Between 1740 and 1834 a number of Southern states enacted anti-literacy laws, some making the teaching of reading and writing to black learners punishable by fines and flogging. The question continued to be political contentious long after Abolition. The 1902 Virginia Constitutional Convention required the exclusion of voters who had not passed a literacy test. When the measure was questioned, Senator Carter Glass is reported to have replied: ‘Discrimination! Why that is exactly what we propose. To remove every negro voter who can be gotten rid of, legally, without materially impairing the numerical strength of the white electorate.’ Immediately thereafter the number of African-American voters in Virginia dropped from 147,000 to 21,000. To date, the United States is the only country reputed to have framed anti-literacy laws.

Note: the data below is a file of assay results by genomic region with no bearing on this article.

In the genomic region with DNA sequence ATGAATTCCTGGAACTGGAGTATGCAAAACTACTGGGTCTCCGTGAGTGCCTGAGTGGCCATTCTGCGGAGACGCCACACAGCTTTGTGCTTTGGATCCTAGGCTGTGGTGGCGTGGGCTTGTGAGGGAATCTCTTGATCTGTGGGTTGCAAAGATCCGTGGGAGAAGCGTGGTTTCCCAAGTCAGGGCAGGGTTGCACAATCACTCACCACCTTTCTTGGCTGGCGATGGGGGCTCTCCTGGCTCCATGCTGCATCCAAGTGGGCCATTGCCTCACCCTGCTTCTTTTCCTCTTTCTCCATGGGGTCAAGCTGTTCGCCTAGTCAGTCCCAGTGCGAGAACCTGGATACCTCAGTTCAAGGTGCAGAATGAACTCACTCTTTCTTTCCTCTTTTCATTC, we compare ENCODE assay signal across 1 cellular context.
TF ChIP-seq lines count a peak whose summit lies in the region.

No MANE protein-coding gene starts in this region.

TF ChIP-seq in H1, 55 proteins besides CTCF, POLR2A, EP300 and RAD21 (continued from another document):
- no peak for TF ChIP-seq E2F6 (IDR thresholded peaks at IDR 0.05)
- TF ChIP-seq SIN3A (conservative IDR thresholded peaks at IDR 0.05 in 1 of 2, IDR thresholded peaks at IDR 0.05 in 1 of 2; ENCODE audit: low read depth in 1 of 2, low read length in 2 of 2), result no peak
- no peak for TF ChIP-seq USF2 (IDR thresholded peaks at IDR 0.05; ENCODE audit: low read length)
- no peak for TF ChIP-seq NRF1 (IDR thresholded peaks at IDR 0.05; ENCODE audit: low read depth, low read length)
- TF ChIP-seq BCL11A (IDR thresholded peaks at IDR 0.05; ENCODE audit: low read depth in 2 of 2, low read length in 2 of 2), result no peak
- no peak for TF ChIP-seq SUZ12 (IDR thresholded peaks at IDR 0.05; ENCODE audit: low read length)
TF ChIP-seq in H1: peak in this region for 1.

Well they might have worried. In giving the gift of reading to Friday, Robinson Crusoe did not foresee its non-religious liberating potential. Once Friday’s religious instruction begins, the technology of reading provides him with a means of challenging the pious mythmaking of Crusoe. On reflection, confesses Crusoe, Friday was the better Christian but, as Defoe goes on to demonstrate, he is also the better logician. While Crusoe is willing to embrace a narrative handed down to him by theological tradition, Friday responds to his prescriptive reading with devastating logic: